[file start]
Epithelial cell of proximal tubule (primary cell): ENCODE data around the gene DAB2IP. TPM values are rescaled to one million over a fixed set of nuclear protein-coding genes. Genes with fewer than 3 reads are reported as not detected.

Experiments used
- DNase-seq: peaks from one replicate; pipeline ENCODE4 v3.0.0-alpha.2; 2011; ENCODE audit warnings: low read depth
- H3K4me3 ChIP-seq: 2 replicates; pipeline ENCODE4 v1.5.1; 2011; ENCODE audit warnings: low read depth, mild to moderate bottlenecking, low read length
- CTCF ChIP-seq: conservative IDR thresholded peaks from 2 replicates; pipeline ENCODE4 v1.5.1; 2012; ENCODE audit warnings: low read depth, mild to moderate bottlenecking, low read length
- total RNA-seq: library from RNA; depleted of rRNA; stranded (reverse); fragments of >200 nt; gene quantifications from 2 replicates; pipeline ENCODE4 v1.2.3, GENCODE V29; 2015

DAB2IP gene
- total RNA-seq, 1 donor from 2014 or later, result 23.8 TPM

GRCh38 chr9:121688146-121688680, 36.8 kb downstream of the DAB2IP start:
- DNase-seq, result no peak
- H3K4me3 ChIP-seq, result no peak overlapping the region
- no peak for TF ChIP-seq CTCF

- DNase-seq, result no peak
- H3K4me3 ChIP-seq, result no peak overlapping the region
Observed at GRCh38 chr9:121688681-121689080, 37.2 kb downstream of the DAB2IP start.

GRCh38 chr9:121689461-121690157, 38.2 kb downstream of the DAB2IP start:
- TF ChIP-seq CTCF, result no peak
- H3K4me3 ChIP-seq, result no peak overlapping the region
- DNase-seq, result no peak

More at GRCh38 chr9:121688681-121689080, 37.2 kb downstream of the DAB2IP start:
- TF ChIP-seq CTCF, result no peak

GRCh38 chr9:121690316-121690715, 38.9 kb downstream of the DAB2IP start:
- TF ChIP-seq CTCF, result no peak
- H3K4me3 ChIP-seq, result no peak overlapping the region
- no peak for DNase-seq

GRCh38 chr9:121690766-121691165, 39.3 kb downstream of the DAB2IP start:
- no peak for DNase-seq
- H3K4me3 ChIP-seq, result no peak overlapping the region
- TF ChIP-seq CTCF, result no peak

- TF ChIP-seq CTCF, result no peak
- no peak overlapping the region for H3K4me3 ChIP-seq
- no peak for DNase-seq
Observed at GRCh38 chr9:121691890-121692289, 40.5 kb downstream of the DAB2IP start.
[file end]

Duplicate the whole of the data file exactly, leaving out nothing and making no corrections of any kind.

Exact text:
Epithelial cell of proximal tubule (primary cell): ENCODE data around the gene DAB2IP. TPM values are rescaled to one million over a fixed set of nuclear protein-coding genes. Genes with fewer than 3 reads are reported as not detected.

Experiments used
- DNase-seq: peaks from one replicate; pipeline ENCODE4 v3.0.0-alpha.2; 2011; ENCODE audit warnings: low read depth
- H3K4me3 ChIP-seq: 2 replicates; pipeline ENCODE4 v1.5.1; 2011; ENCODE audit warnings: low read depth, mild to moderate bottlenecking, low read length
- CTCF ChIP-seq: conservative IDR thresholded peaks from 2 replicates; pipeline ENCODE4 v1.5.1; 2012; ENCODE audit warnings: low read depth, mild to moderate bottlenecking, low read length
- total RNA-seq: library from RNA; depleted of rRNA; stranded (reverse); fragments of >200 nt; gene quantifications from 2 replicates; pipeline ENCODE4 v1.2.3, GENCODE V29; 2015

DAB2IP gene
- total RNA-seq, 1 donor from 2014 or later, result 23.8 TPM

GRCh38 chr9:121688146-121688680, 36.8 kb downstream of the DAB2IP start:
- DNase-seq, result no peak
- H3K4me3 ChIP-seq, result no peak overlapping the region
- no peak for TF ChIP-seq CTCF

- DNase-seq, result no peak
- H3K4me3 ChIP-seq, result no peak overlapping the region
Observed at GRCh38 chr9:121688681-121689080, 37.2 kb downstream of the DAB2IP start.

GRCh38 chr9:121689461-121690157, 38.2 kb downstream of the DAB2IP start:
- TF ChIP-seq CTCF, result no peak
- H3K4me3 ChIP-seq, result no peak overlapping the region
- DNase-seq, result no peak

More at GRCh38 chr9:121688681-121689080, 37.2 kb downstream of the DAB2IP start:
- TF ChIP-seq CTCF, result no peak

GRCh38 chr9:121690316-121690715, 38.9 kb downstream of the DAB2IP start:
- TF ChIP-seq CTCF, result no peak
- H3K4me3 ChIP-seq, result no peak overlapping the region
- no peak for DNase-seq

GRCh38 chr9:121690766-121691165, 39.3 kb downstream of the DAB2IP start:
- no peak for DNase-seq
- H3K4me3 ChIP-seq, result no peak overlapping the region
- TF ChIP-seq CTCF, result no peak

- TF ChIP-seq CTCF, result no peak
- no peak overlapping the region for H3K4me3 ChIP-seq
- no peak for DNase-seq
Observed at GRCh38 chr9:121691890-121692289, 40.5 kb downstream of the DAB2IP start.